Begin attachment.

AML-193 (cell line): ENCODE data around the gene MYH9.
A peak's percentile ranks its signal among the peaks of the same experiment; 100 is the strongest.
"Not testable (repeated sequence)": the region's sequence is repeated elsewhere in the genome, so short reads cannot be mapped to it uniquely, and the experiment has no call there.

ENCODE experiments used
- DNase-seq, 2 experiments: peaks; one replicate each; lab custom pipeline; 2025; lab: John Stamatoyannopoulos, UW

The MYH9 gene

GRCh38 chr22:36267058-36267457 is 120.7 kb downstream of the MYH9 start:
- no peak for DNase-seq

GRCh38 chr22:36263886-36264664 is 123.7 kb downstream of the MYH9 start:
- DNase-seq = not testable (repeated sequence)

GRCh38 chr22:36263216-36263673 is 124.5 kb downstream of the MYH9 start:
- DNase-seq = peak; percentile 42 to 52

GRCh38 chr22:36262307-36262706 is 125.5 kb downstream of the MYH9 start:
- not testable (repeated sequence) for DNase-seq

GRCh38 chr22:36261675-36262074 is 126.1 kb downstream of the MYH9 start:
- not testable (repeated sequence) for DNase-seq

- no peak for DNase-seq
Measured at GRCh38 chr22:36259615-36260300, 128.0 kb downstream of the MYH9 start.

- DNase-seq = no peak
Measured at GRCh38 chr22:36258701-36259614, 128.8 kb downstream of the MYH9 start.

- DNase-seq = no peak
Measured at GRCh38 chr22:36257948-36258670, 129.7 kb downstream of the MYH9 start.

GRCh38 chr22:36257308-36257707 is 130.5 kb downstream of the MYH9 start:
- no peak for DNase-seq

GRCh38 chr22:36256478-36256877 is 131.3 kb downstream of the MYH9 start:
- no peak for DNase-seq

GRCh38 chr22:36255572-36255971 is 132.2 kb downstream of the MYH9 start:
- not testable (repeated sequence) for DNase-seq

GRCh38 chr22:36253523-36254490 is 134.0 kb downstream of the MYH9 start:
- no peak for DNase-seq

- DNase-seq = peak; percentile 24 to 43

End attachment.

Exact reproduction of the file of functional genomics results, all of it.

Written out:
AML-193 (cell line): ENCODE data around the gene MYH9.
A peak's percentile ranks its signal among the peaks of the same experiment; 100 is the strongest.
"Not testable (repeated sequence)": the region's sequence is repeated elsewhere in the genome, so short reads cannot be mapped to it uniquely, and the experiment has no call there.

ENCODE experiments used
- DNase-seq, 2 experiments: peaks; one replicate each; lab custom pipeline; 2025; lab: John Stamatoyannopoulos, UW

The MYH9 gene

GRCh38 chr22:36267058-36267457 is 120.7 kb downstream of the MYH9 start:
- no peak for DNase-seq

GRCh38 chr22:36263886-36264664 is 123.7 kb downstream of the MYH9 start:
- DNase-seq = not testable (repeated sequence)

GRCh38 chr22:36263216-36263673 is 124.5 kb downstream of the MYH9 start:
- DNase-seq = peak; percentile 42 to 52

GRCh38 chr22:36262307-36262706 is 125.5 kb downstream of the MYH9 start:
- not testable (repeated sequence) for DNase-seq

GRCh38 chr22:36261675-36262074 is 126.1 kb downstream of the MYH9 start:
- not testable (repeated sequence) for DNase-seq

- no peak for DNase-seq
Measured at GRCh38 chr22:36259615-36260300, 128.0 kb downstream of the MYH9 start.

- DNase-seq = no peak
Measured at GRCh38 chr22:36258701-36259614, 128.8 kb downstream of the MYH9 start.

- DNase-seq = no peak
Measured at GRCh38 chr22:36257948-36258670, 129.7 kb downstream of the MYH9 start.

GRCh38 chr22:36257308-36257707 is 130.5 kb downstream of the MYH9 start:
- no peak for DNase-seq

GRCh38 chr22:36256478-36256877 is 131.3 kb downstream of the MYH9 start:
- no peak for DNase-seq

GRCh38 chr22:36255572-36255971 is 132.2 kb downstream of the MYH9 start:
- not testable (repeated sequence) for DNase-seq

GRCh38 chr22:36253523-36254490 is 134.0 kb downstream of the MYH9 start:
- no peak for DNase-seq

- DNase-seq = peak; percentile 24 to 43